Thanks Jenny. We will only evolve if we enter into conversation that identifies what the problems are and gives us hope for being able to talk with each other. Obviously as you're saying we have to do this on both local and Global levels and have dialogue. We also have to recognize our own blind spots. I find you to be a beacon of light in a world that is both very dark and very bright. Thanks for your thoughtfulness and your engaged heart. Andy

Sunday, October 20, 2019 3:17:21 PM | posted by Patricia Papernow
Jen Freeman has nailed it, evocatively, beautifully, passionately, and with such practicality. There is a pathway here for me, and for me to help my clients and supervisees, to engage proactively vs. avoid, or despair, or rail helplessly. In a context that is almost mesmerizingly toxic, Jen speaks for vitality and hope and full-on showing up.

Thursday, October 3, 2019 10:18:00 PM | posted by zeena
This is an inspiring and wonderful article for the crisis at hand. It reminds me that articles and topics discussed in this way can work as antidotes to hopelessness and fear. Thank you!

Tuesday, September 24, 2019 10:51:30 PM | posted by Charles Tack
Thank you, Jennifer, for offering ways to help clients meet and engage the climate crisis. Thank you for the encouraging reminder that "energized engagement is an antidote to overwhelm." Each of us doing our small part may be the only thing we can do. It may be a drop in the ocean, but it's still a drop.

Monday, September 23, 2019 11:42:33 PM | posted by Farshid Farrahi
Beautifully written. Thank you so much for following your vow of going beyond "business as usual" and carving a path for us. As an integrative psychiatrist, I believe that tuning into innate capacities is vital. As you wisely have stated, by aligning with and encouraging those with respect to climate ills, a counter-tsunami of healing can arise. May it be so!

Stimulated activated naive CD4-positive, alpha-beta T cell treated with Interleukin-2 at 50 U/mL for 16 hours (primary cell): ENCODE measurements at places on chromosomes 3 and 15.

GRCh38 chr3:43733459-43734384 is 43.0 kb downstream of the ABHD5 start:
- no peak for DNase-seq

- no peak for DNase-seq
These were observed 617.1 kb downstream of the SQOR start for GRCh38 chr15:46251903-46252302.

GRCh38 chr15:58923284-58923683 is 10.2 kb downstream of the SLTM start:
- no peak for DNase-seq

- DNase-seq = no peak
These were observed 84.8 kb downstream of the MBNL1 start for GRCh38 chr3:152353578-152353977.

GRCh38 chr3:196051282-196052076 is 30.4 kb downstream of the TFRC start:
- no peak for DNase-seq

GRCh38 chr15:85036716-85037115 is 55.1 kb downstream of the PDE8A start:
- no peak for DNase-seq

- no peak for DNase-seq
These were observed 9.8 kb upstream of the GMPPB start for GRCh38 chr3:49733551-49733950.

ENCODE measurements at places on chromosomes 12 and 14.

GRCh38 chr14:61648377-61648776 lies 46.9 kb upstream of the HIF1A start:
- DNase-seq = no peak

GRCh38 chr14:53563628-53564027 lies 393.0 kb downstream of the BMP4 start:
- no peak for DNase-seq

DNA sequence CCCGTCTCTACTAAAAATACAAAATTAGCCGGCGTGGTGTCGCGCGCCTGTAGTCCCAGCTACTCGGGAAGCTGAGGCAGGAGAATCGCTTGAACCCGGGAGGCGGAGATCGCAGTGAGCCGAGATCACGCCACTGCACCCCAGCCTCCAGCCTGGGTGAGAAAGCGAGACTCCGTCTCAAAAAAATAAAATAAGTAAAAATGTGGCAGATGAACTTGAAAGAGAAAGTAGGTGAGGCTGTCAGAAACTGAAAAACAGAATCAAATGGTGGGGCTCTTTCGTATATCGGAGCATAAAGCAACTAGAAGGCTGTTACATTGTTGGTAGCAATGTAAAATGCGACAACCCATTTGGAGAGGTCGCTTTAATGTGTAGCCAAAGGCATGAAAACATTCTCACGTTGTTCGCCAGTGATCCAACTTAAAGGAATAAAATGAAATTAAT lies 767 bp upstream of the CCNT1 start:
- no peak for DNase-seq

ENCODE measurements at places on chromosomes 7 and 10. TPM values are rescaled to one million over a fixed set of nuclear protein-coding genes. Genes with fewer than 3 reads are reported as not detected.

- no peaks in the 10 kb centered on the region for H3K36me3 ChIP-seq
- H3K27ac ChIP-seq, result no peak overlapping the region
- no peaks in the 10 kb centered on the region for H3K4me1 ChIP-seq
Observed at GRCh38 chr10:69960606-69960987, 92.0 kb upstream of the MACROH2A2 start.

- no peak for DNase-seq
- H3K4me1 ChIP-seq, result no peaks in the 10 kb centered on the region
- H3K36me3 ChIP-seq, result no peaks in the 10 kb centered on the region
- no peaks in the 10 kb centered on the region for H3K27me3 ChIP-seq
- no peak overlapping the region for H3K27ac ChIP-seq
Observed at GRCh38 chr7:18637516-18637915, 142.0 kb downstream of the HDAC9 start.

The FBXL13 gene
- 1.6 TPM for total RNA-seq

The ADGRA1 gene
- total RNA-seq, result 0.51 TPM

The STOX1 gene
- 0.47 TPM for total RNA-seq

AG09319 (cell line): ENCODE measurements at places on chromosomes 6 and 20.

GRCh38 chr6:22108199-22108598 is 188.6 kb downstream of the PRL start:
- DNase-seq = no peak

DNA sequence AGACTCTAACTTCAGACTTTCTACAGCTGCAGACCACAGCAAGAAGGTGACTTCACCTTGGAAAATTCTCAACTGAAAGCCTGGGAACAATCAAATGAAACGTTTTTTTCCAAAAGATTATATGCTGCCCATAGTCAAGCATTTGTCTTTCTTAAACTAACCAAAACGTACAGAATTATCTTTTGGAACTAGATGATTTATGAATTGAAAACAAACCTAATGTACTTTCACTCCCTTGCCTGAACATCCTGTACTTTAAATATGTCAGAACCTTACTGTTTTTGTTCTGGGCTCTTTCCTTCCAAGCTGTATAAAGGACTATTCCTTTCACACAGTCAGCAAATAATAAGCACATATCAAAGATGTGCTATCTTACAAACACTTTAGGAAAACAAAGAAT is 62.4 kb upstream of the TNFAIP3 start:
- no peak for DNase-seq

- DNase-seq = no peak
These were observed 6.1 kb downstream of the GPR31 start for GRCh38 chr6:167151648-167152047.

Sunday, September 15, 2019 5:21:08 PM | posted by Ajay Dave
Thanks so much for this article. I really liked how you pointed out how a middle-class lifestyle can be complicit in the harms being done globally and also how you pointed toward a path where it does not have to be and we can take action.

Tuesday, August 27, 2019 2:05:59 PM | posted by Jenny
Hi Miriam Broderson, I am glad to hear how much you care and that you are stepping up. You reached out and I do have some resources for you. Send me your email, ok? Jenny Freeman

Thursday, July 25, 2019 10:03:43 PM | posted by Sarah Ross
This is so important. Thank you for writing this.

Wednesday, July 17, 2019 10:41:33 PM | posted by David Epston
I know you have been speaking about your concerns for some time now. I am grateful to you that you have put this on the 'agenda' of narrative therapy practice and psychotherapy at large. I agree wholeheartedly with Gene Combs' comments that eco-castrophies can no longer be denied as either far away in either place or time. It is coming closer to all our 'homes' wherever we live on this planet. It might be referred to as the 'dying elephant' in the room of so many of our rooms or offices. Jenny, your example of bringing such matters in to discussion is so important as perhaps others of us just don't know how to 'ask' about it. I really hope you might co-author some 'case stories' to illustrate your practice by implication as much as anything else. Please don't stop here. Fond regards, David.

Wednesday, July 17, 2019 12:29:58 AM | posted by Kyle
Thank you so much for sharing your story and this vital message. As a "millennial" -- someone in my early 30s who is facing my own anxieties around considerations of livelihood, family and future in the midst of our current environmental crisis -- I would absolutely want to work with a practitioner who has the context, awareness and care to address the way these complex global issues are impacting our personal lives.

Wednesday, July 10, 2019 3:49:27 PM | posted by Téha (from France:)
Thank you for sharing your work and your experiences! It's really important right now cause we have to innovate and find new ways of dealing with our world and what is coming. We have to rebuild and il love the way you're seeing things. I like the hope you give to people and the way you helped Lara to find her own ressources. Thank you :)

Saturday, June 29, 2019 7:46:05 PM | posted by Susan Brand